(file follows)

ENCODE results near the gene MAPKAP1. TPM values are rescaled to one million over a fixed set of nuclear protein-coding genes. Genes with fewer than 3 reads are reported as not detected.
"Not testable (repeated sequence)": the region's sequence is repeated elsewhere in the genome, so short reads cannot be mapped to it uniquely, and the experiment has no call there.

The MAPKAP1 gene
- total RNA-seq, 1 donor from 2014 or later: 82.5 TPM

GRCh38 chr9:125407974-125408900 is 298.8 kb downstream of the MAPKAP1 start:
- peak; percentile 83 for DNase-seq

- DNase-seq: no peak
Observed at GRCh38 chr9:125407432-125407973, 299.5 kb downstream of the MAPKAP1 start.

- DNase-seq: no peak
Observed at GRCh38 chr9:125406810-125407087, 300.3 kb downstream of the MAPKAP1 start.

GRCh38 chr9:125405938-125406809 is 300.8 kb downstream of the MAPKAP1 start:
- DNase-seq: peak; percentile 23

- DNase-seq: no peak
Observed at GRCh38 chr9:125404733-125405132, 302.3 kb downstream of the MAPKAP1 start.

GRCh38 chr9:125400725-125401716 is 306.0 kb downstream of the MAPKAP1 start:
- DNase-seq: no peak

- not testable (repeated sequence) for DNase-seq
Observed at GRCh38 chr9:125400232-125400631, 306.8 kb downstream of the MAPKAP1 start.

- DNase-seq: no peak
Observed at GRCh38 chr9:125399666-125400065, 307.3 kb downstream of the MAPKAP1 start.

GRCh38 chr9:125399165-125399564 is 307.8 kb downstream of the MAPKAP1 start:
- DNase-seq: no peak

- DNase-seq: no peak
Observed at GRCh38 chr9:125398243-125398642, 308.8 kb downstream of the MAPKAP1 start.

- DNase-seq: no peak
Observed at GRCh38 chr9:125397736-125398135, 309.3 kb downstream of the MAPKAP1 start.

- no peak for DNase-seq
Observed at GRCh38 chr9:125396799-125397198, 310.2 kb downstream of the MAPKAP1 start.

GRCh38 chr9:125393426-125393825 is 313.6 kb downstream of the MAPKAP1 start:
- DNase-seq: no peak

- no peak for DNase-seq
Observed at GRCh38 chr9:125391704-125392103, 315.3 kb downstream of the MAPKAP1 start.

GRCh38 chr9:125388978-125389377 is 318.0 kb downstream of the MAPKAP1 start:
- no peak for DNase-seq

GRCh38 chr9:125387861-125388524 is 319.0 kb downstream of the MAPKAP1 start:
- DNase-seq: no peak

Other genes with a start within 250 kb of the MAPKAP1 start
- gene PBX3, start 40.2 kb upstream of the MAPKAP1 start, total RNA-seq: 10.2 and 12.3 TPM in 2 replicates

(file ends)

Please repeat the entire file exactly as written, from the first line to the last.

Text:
ENCODE results near the gene MAPKAP1. TPM values are rescaled to one million over a fixed set of nuclear protein-coding genes. Genes with fewer than 3 reads are reported as not detected.
"Not testable (repeated sequence)": the region's sequence is repeated elsewhere in the genome, so short reads cannot be mapped to it uniquely, and the experiment has no call there.

The MAPKAP1 gene
- total RNA-seq, 1 donor from 2014 or later: 82.5 TPM

GRCh38 chr9:125407974-125408900 is 298.8 kb downstream of the MAPKAP1 start:
- peak; percentile 83 for DNase-seq

- DNase-seq: no peak
Observed at GRCh38 chr9:125407432-125407973, 299.5 kb downstream of the MAPKAP1 start.

- DNase-seq: no peak
Observed at GRCh38 chr9:125406810-125407087, 300.3 kb downstream of the MAPKAP1 start.

GRCh38 chr9:125405938-125406809 is 300.8 kb downstream of the MAPKAP1 start:
- DNase-seq: peak; percentile 23

- DNase-seq: no peak
Observed at GRCh38 chr9:125404733-125405132, 302.3 kb downstream of the MAPKAP1 start.

GRCh38 chr9:125400725-125401716 is 306.0 kb downstream of the MAPKAP1 start:
- DNase-seq: no peak

- not testable (repeated sequence) for DNase-seq
Observed at GRCh38 chr9:125400232-125400631, 306.8 kb downstream of the MAPKAP1 start.

- DNase-seq: no peak
Observed at GRCh38 chr9:125399666-125400065, 307.3 kb downstream of the MAPKAP1 start.

GRCh38 chr9:125399165-125399564 is 307.8 kb downstream of the MAPKAP1 start:
- DNase-seq: no peak

- DNase-seq: no peak
Observed at GRCh38 chr9:125398243-125398642, 308.8 kb downstream of the MAPKAP1 start.

- DNase-seq: no peak
Observed at GRCh38 chr9:125397736-125398135, 309.3 kb downstream of the MAPKAP1 start.

- no peak for DNase-seq
Observed at GRCh38 chr9:125396799-125397198, 310.2 kb downstream of the MAPKAP1 start.

GRCh38 chr9:125393426-125393825 is 313.6 kb downstream of the MAPKAP1 start:
- DNase-seq: no peak

- no peak for DNase-seq
Observed at GRCh38 chr9:125391704-125392103, 315.3 kb downstream of the MAPKAP1 start.

GRCh38 chr9:125388978-125389377 is 318.0 kb downstream of the MAPKAP1 start:
- no peak for DNase-seq

GRCh38 chr9:125387861-125388524 is 319.0 kb downstream of the MAPKAP1 start:
- DNase-seq: no peak

Other genes with a start within 250 kb of the MAPKAP1 start
- gene PBX3, start 40.2 kb upstream of the MAPKAP1 start, total RNA-seq: 10.2 and 12.3 TPM in 2 replicates